Meadville Tribune

Opinion

February 26, 2013

State Fish and Boat Commission may be cutting off its fins despite its gills

HARRISBURG —

On the face of it, the decision by the Fish and Boat Commission to reduce the number of trout produced by the agency’s hatcheries by 750,000 seems odd when you consider that 70 percent of people who buy fishing licenses spend the extra couple bucks to get a trout stamp.

Why would you produce less of the type of fish that people are most interested in catching?

But even if you are not a fisher-person, there is another reason to wonder about the wisdom of the move: The state just put millions in tax dollars into renovating the Bellefonte hatchery.

The Fish and Boat Commission says closing the hatcheries is part of a strategy to narrow a $9 million funding deficit. Closing the hatcheries will save about $2 million.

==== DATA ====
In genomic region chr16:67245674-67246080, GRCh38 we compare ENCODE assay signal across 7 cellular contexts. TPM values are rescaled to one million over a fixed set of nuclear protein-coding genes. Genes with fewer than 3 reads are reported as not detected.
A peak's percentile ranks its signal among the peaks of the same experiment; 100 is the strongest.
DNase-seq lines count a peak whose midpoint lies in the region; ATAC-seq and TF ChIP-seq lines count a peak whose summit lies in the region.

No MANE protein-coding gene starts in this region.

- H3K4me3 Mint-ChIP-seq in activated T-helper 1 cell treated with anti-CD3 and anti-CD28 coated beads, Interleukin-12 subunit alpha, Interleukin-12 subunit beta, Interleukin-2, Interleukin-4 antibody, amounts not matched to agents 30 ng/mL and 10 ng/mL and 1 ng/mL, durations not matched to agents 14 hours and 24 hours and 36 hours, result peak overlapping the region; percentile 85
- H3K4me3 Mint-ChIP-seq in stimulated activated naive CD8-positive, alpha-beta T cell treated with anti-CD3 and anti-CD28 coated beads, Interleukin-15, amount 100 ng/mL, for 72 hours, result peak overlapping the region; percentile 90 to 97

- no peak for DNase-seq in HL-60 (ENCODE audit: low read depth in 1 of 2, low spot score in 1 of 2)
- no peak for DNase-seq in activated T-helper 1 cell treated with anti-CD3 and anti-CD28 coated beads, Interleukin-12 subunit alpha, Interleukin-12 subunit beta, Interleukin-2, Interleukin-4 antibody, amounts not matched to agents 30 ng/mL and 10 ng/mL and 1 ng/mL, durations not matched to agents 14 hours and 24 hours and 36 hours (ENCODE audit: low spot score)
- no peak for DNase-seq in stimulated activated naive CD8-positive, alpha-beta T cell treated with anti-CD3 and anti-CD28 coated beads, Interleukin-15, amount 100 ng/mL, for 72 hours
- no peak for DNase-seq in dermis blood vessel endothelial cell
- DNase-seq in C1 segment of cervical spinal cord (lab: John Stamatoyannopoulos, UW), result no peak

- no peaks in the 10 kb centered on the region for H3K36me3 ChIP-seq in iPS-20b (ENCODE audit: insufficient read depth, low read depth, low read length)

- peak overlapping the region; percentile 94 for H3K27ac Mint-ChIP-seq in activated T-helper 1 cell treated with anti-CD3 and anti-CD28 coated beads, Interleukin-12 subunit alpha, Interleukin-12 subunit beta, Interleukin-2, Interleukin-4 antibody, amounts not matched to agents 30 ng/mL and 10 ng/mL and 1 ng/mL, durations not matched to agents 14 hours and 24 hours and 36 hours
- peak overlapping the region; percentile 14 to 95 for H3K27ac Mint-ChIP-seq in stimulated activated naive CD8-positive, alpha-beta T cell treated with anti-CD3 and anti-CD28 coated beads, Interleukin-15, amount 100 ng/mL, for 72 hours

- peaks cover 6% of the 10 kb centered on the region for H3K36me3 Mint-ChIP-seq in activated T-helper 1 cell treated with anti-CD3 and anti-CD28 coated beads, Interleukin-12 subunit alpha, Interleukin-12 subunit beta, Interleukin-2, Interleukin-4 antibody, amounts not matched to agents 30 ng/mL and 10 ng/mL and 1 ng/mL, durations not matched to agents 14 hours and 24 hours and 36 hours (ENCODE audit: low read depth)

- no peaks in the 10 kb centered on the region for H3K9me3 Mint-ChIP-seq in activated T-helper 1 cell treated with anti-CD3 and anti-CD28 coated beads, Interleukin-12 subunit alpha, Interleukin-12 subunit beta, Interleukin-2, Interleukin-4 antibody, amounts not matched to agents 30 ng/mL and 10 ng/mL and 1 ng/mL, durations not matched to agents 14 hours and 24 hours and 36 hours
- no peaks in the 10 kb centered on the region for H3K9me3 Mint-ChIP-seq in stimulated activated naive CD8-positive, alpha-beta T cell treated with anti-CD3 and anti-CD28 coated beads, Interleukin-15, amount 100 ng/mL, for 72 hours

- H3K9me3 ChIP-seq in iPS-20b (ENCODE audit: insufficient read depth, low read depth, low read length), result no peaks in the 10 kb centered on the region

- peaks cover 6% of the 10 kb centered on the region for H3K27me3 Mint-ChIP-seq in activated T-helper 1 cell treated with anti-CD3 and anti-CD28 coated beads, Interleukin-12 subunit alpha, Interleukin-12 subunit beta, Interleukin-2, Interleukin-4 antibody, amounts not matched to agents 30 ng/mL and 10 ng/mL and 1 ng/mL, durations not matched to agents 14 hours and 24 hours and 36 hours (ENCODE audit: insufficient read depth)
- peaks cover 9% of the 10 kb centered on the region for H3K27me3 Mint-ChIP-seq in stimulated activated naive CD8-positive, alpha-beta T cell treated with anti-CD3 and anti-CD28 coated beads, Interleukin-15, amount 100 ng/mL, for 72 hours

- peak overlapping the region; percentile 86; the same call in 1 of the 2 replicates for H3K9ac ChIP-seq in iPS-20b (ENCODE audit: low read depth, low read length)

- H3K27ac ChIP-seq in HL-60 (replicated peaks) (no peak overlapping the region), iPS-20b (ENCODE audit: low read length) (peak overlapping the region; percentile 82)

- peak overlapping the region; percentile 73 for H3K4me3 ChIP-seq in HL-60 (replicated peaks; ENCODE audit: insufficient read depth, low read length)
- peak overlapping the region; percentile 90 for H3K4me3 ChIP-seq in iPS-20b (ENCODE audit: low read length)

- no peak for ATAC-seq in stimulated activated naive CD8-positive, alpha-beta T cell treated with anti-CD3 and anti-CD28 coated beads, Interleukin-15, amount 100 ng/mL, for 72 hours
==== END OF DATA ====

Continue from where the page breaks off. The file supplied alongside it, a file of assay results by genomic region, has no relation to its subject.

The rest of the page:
Just three years ago, the state completed $4.3 million in repairs to the filter system and other fish-breeding stuff at the Bellefonte hatchery. And about half of that money was paid through Growing Greener grant dollars, said Rep. Gary Haluksa, Democratic chair of the House Game and Fisheries Committee.

Spending grant money to fix up facilities you turn around and close is questionable policy no matter how you slice it.

Fish and Boat Commission executive director John Arway told the House committee that they selected Bellefonte as one of the hatcheries to close because it is the most expensive hatchery operated by the agency. There will be no changes at the Linesville hatchery in Crawford County and the Corry hatchery in Erie County.

Haluksa said that the decision to close a facility so soon after the state spent money to renovate it cannot look good.

“That might come around and bite them in the (donkey) the next time they ask for grant money,” Haluska said.

He didn’t say donkey, by the way.

Haluska suggested that the Fish and Boat Commission could generate revenue by raising the cost of a license rather than cutting the number of fish.

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